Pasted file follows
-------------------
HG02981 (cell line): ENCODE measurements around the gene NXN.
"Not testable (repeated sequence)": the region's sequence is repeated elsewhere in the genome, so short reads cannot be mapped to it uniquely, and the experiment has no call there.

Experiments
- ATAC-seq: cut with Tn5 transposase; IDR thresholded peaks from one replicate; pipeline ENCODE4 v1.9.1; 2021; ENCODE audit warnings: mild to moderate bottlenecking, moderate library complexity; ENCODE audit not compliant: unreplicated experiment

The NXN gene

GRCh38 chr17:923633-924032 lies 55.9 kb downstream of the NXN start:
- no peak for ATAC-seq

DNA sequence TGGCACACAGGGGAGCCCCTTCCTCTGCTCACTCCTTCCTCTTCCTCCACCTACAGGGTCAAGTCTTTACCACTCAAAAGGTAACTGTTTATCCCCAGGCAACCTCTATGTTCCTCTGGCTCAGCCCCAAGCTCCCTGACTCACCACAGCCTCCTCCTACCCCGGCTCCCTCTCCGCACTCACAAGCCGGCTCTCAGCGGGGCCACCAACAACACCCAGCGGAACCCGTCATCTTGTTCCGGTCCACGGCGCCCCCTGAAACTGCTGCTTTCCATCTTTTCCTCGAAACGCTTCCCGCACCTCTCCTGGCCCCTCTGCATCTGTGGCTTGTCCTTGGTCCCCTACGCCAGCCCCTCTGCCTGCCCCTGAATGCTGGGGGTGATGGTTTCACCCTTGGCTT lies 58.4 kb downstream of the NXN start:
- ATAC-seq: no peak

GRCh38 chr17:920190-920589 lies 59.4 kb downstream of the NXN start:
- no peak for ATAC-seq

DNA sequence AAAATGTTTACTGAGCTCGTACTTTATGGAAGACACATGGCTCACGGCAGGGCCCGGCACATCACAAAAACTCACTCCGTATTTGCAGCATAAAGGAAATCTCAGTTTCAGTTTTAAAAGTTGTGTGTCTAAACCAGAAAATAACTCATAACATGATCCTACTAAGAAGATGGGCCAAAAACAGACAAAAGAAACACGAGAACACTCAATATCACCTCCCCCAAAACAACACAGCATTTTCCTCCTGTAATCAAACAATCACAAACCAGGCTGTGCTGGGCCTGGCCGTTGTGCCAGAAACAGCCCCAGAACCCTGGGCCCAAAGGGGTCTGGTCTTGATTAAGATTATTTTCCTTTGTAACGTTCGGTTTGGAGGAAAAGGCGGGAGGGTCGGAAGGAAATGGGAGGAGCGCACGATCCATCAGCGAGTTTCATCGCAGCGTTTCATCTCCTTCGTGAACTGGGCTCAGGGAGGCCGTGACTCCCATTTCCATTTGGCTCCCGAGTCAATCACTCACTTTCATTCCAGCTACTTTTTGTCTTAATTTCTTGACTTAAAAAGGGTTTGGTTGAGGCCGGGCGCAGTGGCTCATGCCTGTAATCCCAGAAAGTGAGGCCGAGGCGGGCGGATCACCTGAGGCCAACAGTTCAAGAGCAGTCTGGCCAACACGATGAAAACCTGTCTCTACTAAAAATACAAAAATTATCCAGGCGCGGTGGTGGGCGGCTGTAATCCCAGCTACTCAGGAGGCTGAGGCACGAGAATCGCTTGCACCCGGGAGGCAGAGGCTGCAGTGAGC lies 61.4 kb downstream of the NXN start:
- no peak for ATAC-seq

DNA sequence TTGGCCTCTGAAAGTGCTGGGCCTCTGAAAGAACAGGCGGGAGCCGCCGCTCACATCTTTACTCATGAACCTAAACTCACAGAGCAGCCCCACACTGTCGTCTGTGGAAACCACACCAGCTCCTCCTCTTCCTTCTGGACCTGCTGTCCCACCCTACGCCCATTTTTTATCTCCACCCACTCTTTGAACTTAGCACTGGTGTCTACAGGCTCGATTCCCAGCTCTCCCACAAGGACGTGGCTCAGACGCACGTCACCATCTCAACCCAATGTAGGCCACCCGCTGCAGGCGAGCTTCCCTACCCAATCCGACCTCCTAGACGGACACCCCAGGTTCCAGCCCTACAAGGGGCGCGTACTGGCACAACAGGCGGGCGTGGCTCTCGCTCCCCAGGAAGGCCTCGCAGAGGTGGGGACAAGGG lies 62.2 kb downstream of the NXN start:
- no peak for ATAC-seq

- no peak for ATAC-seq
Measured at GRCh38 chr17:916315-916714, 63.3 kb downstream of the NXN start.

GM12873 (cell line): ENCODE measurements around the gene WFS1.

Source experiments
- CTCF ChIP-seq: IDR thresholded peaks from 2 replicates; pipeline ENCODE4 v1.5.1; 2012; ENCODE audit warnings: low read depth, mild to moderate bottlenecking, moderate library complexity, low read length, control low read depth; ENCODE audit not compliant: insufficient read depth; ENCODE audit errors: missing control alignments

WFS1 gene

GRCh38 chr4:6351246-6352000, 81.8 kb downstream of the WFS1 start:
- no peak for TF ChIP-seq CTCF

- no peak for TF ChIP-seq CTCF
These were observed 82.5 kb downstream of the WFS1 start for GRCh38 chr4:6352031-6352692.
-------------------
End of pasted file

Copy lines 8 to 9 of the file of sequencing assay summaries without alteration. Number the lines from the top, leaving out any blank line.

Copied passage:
DNA sequence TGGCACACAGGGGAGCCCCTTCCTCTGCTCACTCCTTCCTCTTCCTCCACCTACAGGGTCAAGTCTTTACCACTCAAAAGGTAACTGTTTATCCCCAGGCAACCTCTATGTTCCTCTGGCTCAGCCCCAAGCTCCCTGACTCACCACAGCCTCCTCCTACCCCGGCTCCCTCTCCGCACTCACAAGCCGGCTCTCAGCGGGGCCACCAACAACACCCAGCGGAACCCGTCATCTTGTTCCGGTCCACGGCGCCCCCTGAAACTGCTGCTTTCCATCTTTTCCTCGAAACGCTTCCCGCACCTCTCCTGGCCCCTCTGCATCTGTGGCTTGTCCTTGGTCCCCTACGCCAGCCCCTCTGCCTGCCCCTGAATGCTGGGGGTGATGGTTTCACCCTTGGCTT lies 58.4 kb downstream of the NXN start:
- ATAC-seq: no peak